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It’s been a rough week for Congressman and U.S. Senate candidate Stephen Lynch.
In the past seven days Lynch failed to secure a crucial union endorsement from the AFL-CIO, the state’s largest union, and he is receiving harsh criticism for being the only member of the Massachusetts congressional delegation not to sign onto a brief asking the U.S. Supreme Court to overturn the Defense of Marriage Act.
To say this isn’t how he planned the post-signature gathering part of his campaign would be an understatement.
Running against an establishment candidate -- in this case, Democratic Congressman Ed Markey — is never easy. Doing it without the official backing of the union you have been a life-long member of is a body blow to a campaign that needs good news. Last Friday, after a year of coalescing behind Elizabeth Warren, the AFL-CIO took an official position of “no endorsement” in the Senate race to replace John Kerry.
The decision shows just how divided organized labor is in this election. Building trades, like the ironworkers, where Lynch is a past president, have overwhelmingly taken his side, but the progressive unions affiliated with the AFL-CIO has been leaning toward Markey.
Later that day, it was revealed that Lynch failed to sign on to the letter signed by the rest of the delegation urging the high court to overturn DOMA. Lynch, who says he never received the email, insists it was not a political decision. Oversight or not, the kerfuffle is not helping boost his popularity among the progressive wing of the party – the base of voters believed most likely to turn out for the Democratic primary on April 30th.
Also last week, two days before the AFL-CIO announced its decision and the DOMA news came to light, Lynch suffered a tragic personal setback with the sudden death of a close friend and adviser. Bill McDermott, a prominent attorney and one-time Boston elections commissioner, was struck and killed last Wednesday as he crossed L street in South Boston. The death of McDermott, who had a brilliant strategic mind and was widely considered to be the lawyer to call for Democrats locked in tight elections, leaves Lynch and his campaign working toward Election Day for the first time without the Congressman’s most trusted confidante.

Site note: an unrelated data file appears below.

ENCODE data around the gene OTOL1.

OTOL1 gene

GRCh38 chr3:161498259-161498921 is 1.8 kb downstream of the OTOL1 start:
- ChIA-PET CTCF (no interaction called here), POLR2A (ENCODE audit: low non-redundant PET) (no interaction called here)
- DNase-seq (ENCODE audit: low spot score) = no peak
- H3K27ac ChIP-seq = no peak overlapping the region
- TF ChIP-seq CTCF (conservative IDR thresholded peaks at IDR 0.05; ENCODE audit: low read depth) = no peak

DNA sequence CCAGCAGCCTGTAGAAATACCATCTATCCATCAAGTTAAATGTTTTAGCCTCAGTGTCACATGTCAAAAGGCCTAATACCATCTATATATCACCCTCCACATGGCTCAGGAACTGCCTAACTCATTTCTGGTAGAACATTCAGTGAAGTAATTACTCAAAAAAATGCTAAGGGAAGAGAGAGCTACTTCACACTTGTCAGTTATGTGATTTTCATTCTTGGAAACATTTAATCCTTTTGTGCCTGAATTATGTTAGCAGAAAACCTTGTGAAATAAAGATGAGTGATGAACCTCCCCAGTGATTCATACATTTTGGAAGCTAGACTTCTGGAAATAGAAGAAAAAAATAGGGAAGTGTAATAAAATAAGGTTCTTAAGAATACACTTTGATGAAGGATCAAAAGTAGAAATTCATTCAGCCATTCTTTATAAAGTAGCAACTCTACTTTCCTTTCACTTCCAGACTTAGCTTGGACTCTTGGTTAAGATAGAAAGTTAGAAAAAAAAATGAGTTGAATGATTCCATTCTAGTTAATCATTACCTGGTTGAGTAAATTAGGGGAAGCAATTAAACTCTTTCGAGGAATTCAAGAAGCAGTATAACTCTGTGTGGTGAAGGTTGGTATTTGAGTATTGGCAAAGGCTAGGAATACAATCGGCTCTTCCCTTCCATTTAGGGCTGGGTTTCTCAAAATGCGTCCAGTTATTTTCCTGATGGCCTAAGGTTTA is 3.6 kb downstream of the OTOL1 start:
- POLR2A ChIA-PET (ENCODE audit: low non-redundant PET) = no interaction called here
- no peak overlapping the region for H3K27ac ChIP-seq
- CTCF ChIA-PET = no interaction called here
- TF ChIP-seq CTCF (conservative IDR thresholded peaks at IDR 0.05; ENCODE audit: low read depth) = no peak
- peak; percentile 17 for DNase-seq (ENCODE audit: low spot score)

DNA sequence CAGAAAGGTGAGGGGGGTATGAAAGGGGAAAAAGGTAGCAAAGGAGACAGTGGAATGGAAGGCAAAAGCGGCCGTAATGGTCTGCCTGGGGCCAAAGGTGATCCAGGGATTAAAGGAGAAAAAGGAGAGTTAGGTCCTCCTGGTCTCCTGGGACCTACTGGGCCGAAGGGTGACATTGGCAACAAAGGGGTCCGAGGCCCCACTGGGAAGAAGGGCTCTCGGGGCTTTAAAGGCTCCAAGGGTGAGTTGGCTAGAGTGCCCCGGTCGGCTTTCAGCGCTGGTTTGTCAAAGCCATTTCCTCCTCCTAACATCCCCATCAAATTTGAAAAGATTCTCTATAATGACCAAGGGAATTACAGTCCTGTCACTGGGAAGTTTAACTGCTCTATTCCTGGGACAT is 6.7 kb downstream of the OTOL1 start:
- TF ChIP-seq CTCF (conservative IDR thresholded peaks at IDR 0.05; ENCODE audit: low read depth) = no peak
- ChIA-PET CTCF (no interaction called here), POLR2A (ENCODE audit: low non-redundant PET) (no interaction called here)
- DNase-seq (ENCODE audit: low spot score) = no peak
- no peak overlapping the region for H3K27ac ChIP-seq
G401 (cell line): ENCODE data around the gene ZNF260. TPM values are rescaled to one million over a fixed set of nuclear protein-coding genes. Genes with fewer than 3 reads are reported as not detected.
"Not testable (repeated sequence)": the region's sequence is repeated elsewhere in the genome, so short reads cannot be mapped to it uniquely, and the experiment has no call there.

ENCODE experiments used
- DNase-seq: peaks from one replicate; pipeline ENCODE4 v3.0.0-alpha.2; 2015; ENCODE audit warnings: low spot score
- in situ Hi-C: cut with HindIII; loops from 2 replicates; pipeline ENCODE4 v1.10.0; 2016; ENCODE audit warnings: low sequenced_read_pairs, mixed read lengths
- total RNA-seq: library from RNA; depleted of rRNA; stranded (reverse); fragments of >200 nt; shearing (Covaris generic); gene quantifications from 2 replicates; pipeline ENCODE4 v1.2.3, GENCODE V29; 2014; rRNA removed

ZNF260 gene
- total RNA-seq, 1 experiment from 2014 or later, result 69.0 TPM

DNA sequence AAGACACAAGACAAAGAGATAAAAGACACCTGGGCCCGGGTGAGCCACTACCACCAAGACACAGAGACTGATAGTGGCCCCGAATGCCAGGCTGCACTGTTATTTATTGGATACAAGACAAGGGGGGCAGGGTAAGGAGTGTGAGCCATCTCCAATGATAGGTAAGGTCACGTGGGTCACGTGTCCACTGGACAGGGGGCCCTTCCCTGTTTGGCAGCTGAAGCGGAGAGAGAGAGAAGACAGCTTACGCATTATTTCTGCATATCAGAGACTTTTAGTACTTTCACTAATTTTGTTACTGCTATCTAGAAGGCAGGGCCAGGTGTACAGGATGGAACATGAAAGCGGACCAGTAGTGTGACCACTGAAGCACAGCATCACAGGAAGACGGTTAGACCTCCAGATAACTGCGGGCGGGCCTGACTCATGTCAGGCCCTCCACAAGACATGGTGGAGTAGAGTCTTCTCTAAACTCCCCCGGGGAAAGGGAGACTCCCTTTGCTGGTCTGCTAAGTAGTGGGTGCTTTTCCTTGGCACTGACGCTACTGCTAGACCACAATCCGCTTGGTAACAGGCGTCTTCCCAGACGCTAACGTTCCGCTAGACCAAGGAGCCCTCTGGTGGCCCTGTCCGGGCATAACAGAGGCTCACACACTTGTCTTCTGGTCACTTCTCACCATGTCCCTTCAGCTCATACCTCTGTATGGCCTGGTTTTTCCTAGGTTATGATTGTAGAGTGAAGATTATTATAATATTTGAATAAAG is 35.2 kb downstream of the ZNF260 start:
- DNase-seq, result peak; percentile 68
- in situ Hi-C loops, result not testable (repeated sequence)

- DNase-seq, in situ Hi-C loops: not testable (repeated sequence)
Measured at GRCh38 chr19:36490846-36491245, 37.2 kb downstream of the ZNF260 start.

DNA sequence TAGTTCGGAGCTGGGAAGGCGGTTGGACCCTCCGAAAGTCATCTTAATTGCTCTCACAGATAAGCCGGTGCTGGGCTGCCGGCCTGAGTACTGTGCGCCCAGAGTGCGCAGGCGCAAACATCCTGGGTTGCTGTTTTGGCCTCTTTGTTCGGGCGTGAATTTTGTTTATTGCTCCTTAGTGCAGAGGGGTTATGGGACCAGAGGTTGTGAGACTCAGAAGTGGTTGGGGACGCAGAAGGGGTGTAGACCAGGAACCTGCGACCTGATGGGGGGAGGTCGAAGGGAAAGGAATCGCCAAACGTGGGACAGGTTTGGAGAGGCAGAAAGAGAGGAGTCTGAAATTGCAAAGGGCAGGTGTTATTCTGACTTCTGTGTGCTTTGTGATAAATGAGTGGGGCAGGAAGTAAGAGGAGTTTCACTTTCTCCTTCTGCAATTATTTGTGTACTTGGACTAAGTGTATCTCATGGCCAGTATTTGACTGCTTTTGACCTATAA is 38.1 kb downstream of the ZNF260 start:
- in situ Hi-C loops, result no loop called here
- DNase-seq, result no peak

In the abbreviated schedule of a special election, Lynch can’t afford to have any more weeks like the one he just had. Still, the congressman can’t be counted out. He is the consummate underdog with a history of winning special elections he wasn’t supposed to. (In 1995, he won a special election to the state senate. In 2001, he won another special election to represent Massachusetts' 8th district in the House of Representatives, where he's been ever since.)
Though he failed to get the AFL-CIO’s endorsement, the 44 unions who have endorsed his candidacy are fighting mad and ready to work harder than ever before. They see this election as “us against them.” The elite party establishment in D.C. trying to dictate the next senator of Massachusetts from afar, as the working class wing of the party continues to be pushed aside. It’s motivated constituency not to be taken lightly and neither is Stephen Lynch’s candidacy.
Editor's note: Chris Keohan is a Democratic political operative who remains unaffiliated with either the Markey or Lynch campaigns.
This program aired on March 7, 2013. The audio for this program is not available.
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